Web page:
To save content items to your account,
please confirm that you agree to abide by our usage policies.
If this is the first time you use this feature, you will be asked to authorise Cambridge Core to connect with your account.
Find out more about saving content to .
To save content items to your Kindle, first ensure firstname.lastname@example.org
is added to your Approved Personal Document E-mail List under your Personal Document Settings
on the Manage Your Content and Devices page of your Amazon account. Then enter the ‘name’ part
of your Kindle email address below.
Find out more about saving to your Kindle.
Note you can select to save to either the @free.kindle.com or @kindle.com variations.
‘@free.kindle.com’ emails are free but can only be saved to your device when it is connected to wi-fi.
‘@kindle.com’ emails can be delivered even when you are not connected to wi-fi, but note that service fees apply.
Neuropsychiatric disorders are common in 22q11.2 Deletion Syndrome (22q11DS) with about 25% of affected individuals developing schizophrenia spectrum disorders by young adulthood. Longitudinal evaluation of psychosis spectrum features and neurocognition can establish developmental trajectories and impact on functional outcome.
157 youth with 22q11DS were assessed longitudinally for psychopathology focusing on psychosis spectrum symptoms, neurocognitive performance and global functioning. We contrasted the pattern of positive and negative psychosis spectrum symptoms and neurocognitive performance differentiating those with more prominent Psychosis Spectrum symptoms (PS+) to those without prominent psychosis symptoms (PS−).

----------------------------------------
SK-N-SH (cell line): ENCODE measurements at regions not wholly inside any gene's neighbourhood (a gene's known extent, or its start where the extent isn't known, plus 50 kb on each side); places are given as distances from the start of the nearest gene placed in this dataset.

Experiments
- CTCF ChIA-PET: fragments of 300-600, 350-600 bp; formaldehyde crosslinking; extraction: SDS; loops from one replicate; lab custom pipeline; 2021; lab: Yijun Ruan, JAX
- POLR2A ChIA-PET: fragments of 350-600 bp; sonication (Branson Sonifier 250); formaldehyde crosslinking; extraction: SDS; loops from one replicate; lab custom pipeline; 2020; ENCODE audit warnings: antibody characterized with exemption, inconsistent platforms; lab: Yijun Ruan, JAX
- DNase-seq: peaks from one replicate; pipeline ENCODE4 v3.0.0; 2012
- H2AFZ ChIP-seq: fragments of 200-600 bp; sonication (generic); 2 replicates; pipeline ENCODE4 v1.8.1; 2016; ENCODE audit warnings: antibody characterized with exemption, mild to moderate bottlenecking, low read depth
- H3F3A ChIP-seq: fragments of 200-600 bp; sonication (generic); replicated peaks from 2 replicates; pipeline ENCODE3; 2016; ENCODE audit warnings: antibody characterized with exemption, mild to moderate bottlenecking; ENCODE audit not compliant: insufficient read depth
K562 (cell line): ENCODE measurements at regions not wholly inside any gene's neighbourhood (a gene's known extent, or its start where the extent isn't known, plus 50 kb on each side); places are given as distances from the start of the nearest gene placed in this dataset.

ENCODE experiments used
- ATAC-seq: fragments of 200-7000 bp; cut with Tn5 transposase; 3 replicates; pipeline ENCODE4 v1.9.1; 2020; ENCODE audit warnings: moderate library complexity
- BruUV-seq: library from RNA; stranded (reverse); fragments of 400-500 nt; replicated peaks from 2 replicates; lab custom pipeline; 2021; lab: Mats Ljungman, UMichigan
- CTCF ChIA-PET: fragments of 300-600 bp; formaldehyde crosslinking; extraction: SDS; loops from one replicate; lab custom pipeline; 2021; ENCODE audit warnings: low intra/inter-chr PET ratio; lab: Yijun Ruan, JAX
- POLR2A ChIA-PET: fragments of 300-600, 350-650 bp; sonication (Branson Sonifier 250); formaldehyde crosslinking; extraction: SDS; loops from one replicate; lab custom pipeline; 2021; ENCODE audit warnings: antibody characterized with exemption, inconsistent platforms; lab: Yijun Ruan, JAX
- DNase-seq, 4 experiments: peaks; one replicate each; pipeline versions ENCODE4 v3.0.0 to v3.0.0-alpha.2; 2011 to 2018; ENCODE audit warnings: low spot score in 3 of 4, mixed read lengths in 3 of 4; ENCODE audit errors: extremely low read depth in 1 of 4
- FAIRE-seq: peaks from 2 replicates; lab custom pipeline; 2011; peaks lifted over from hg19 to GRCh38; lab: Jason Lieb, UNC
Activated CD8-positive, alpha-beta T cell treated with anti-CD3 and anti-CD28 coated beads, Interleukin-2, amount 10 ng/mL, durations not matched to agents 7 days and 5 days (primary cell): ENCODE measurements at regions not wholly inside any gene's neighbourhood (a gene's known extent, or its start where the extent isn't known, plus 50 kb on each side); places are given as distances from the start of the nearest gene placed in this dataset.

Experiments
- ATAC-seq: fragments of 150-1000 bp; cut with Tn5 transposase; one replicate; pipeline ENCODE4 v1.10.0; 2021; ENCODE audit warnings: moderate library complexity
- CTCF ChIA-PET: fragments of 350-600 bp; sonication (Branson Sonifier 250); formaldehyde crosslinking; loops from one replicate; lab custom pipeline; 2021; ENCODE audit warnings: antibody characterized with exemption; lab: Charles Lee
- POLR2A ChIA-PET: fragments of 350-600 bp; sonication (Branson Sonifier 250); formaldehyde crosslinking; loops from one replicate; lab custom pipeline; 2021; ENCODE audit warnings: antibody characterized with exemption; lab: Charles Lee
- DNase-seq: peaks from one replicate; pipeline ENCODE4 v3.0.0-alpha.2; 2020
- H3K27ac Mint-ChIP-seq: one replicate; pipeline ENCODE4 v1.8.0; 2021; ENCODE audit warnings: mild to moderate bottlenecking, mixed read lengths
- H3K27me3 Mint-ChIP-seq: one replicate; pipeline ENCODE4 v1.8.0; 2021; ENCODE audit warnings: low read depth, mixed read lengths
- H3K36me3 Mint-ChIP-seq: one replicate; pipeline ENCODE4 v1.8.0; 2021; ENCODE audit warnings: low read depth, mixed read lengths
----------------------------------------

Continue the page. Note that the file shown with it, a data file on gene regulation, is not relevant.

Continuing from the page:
We identified differences in the trajectories of psychosis symptoms and neurocognitive performance between the groups. The PS+ group showed age associated increase in symptom severity, especially negative symptoms and general nonspecific symptoms. Correspondingly, their level of functioning was worse and deteriorated more steeply than the PS− group. Neurocognitive performance was generally comparable in PS+ and PS− groups and demonstrated a similar age-related trajectory. However, worsening executive functioning distinguished the PS+ group from PS− counterparts. Notably, of the three executive function measures examined, only working memory showed a significant difference between the groups in rate of change. Finally, structural equation modeling showed that neurocognitive decline drove the clinical change.
Youth with 22q11DS and more prominent psychosis features show worsening of symptoms and functional decline driven by neurocognitive decline, most related to executive functions and specifically working memory. The results underscore the importance of working memory in the developmental progression of psychosis.
Data from neurocognitive assessments may not be accurate in the context of factors impacting validity, such as disengagement, unmotivated responding, or intentional underperformance. Performance validity tests (PVTs) were developed to address these phenomena and assess underperformance on neurocognitive tests. However, PVTs can be burdensome, rely on cutoff scores that reduce information, do not examine potential variations in task engagement across a battery, and are typically not well-suited to acquisition of large cognitive datasets. Here we describe the development of novel performance validity measures that could address some of these limitations by leveraging psychometric concepts using data embedded within the Penn Computerized Neurocognitive Battery (PennCNB).